The mayor of Tacoma, Washington, called for the city manager to fire four police officers after the death of a black man in custody was ruled a homicide.
Manuel Ellis, 33, died on March 3 after being handcuffed and restrained by officers. He could be heard on police scanner traffic saying “I can’t breathe,” after he was handcuffed, and he died at the scene, according to NBC News affiliate KING in Seattle.
A Pierce County Medical Examiner’s Office ruling released this week said Ellis died of respiratory arrest due to hypoxia as a result of physical restraint, KING reported. Contributing factors included methamphetamine intoxication and dilated cardiomyopathy, commonly known as an enlarged heart.
Mayor Victoria Woodards called for the officers’ firing at a news conference streamed on Facebook on Thursday. “Today, it stops in Tacoma,” Woodards said. “We live in a nation where too many black lives have been lost, and I don’t want to see another one,”
Referring to a video that surfaced of the arrest, the mayor said, “As an African American woman, I didn’t need a video to believe,” she said, adding, “It does take a video for so many people to believe the truth about systemic racism and its violent impact on black lives.”
Tacoma is among the many cities across the country that have seen waves of protests sparked by the death of George Floyd in Minneapolis police custody more than a week ago.
The video that appears to show Ellis’ detainment was taken by an anonymous passerby from a vehicle and seems to show two officers punching and then slamming a man to the ground.
The footage was posted on social media by the Tacoma Action Collective and contains profanity and images that viewers might find disturbing. NBC News does not know what occurred before the events in the video.
Police have said that two officers encountered Ellis at 11:22 p.m. as he was walking home and allegedly harassing a woman at an intersection.
When the officers asked what he was doing, police said Ellis claimed he had warrants and wanted to talk to them. Then Ellis repeatedly struck their patrol car, prompting the officers to call for backup before engaging in a struggle to detain him, police said.
“He picked up the officer by his vest and slam-dunked him on the ground,” said Ed Troyer, spokesman for the Pierce County Sheriff’s Department.
There was a struggle before police got Ellis handcuffed on the ground and officers called for paramedics at 11:25 p.m.
Ellis stopped breathing and lost consciousness within a minute of firefighters’ arriving, and he was pronounced dead at the scene. His cause of death was initially listed as pending while medical examiners ran toxicology tests.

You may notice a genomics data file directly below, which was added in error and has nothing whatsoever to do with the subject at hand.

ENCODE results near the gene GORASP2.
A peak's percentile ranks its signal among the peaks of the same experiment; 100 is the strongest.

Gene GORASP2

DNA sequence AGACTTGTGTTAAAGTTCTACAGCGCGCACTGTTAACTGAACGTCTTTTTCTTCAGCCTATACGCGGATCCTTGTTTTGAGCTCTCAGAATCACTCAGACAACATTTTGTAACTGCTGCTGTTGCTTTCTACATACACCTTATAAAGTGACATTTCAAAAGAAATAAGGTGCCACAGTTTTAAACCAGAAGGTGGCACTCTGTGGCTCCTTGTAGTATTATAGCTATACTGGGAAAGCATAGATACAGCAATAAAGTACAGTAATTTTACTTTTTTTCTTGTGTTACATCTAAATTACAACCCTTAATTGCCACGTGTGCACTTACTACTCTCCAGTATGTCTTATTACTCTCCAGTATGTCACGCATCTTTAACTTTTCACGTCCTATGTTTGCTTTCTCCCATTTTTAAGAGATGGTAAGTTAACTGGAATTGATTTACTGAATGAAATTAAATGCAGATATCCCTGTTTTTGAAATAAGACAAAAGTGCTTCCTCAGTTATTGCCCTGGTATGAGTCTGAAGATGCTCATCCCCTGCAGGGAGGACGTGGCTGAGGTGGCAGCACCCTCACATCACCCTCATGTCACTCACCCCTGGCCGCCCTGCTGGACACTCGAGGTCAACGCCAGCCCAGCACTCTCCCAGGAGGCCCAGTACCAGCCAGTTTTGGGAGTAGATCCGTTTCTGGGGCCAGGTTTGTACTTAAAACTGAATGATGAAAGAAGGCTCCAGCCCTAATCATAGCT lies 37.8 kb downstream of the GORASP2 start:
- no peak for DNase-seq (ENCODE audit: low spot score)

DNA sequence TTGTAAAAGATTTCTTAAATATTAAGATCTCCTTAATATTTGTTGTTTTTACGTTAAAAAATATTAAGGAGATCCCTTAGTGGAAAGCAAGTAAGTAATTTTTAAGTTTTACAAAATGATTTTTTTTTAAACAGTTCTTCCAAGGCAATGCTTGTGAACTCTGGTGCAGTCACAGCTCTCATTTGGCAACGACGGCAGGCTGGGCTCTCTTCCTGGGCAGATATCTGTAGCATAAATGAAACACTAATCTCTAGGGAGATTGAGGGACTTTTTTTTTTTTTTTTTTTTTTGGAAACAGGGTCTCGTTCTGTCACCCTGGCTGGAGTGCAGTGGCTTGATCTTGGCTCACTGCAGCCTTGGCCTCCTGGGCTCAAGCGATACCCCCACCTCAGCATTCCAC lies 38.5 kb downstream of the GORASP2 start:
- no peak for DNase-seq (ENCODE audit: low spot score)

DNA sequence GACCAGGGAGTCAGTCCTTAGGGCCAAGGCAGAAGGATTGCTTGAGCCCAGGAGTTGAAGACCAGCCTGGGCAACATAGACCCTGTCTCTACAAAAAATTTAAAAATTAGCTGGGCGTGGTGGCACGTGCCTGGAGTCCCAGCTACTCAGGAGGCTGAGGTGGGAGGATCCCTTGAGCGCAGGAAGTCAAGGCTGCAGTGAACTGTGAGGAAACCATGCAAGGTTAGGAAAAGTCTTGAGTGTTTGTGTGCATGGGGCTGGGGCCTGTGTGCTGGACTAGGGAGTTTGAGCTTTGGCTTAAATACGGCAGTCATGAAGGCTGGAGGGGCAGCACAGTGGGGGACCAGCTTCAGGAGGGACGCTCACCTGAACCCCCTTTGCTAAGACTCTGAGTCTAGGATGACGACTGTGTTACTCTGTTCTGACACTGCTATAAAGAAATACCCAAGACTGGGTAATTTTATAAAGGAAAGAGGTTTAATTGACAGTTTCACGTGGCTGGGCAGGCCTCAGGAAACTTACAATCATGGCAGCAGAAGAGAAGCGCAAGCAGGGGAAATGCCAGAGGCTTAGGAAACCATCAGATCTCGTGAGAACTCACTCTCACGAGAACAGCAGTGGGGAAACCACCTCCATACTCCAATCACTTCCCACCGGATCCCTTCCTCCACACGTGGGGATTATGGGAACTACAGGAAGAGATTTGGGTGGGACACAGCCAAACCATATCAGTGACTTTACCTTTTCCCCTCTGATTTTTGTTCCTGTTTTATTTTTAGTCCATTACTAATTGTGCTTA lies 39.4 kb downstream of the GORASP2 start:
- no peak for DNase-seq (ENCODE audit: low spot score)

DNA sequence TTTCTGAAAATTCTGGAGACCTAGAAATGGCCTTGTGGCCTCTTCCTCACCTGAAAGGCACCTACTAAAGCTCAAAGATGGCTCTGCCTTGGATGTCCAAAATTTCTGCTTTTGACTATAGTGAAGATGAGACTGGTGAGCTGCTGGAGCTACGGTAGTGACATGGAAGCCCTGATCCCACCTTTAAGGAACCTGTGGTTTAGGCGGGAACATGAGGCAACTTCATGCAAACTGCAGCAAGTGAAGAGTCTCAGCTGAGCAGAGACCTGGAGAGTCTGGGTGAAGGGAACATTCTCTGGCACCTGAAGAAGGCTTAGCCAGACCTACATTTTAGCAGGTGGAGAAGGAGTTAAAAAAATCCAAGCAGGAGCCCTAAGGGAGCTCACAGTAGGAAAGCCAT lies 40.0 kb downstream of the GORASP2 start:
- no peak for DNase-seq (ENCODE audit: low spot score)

The Pierce County Sheriff’s Department is investigating the incident and plans to turn the case over to the county prosecutor next week, KING reported.
The four officers involved were initially placed on administrative leave after Ellis’ death, but were later allowed to continue working. After the medical examiner’s results were released, the officers were again placed on administrative leave, KING reported.
Tacoma Police Chief Don Ramsdell could not immediately be reached Friday morning to comment on the mayor’s call for the officers to be fired.
Ramsdell said in a statement Thursday that the department put the officers on leave while the agency waits for the sheriff’s office to complete the investigation.”We are committed to the investigative process and the integrity of the findings,” the police chief said. “Our hope is that any investigations bring with them answers for everyone involved.”
Tacoma police identified the four officers involved in restraining Ellis as Christopher Burbank, Matthew Collins, Masyih Ford and Timothy Rankine.
In a statement sent to NBC News, union representatives expressed concern that a decision was made on the officers’ fate before the investigation is complete.
”Without any facts, without an investigation, without due process, and with less than a minute of short, blurry, partial Twitter videos in hand, the mayor passed judgment on the actions of four Tacoma Police Officers,” the statement said. “She called them criminals. She called for their prosecution. She called for their termination from employment. And she called for all of these things without an ounce of evidence to support her words beyond misplaced rage.”
Ellis’s family spoke at a news conference flanked by community organizers and civil rights leaders to demand an investigation by the state attorney general.
His mother, Marcia Carter, gave an emotional account of her last conversation with her son: “Those were the last words I heard my son say to me: ‘I love you, Mom. I love you, Mom.’ And I can’t hear that ever again. I won’t be able to hear that.”
The Associated Press contributed.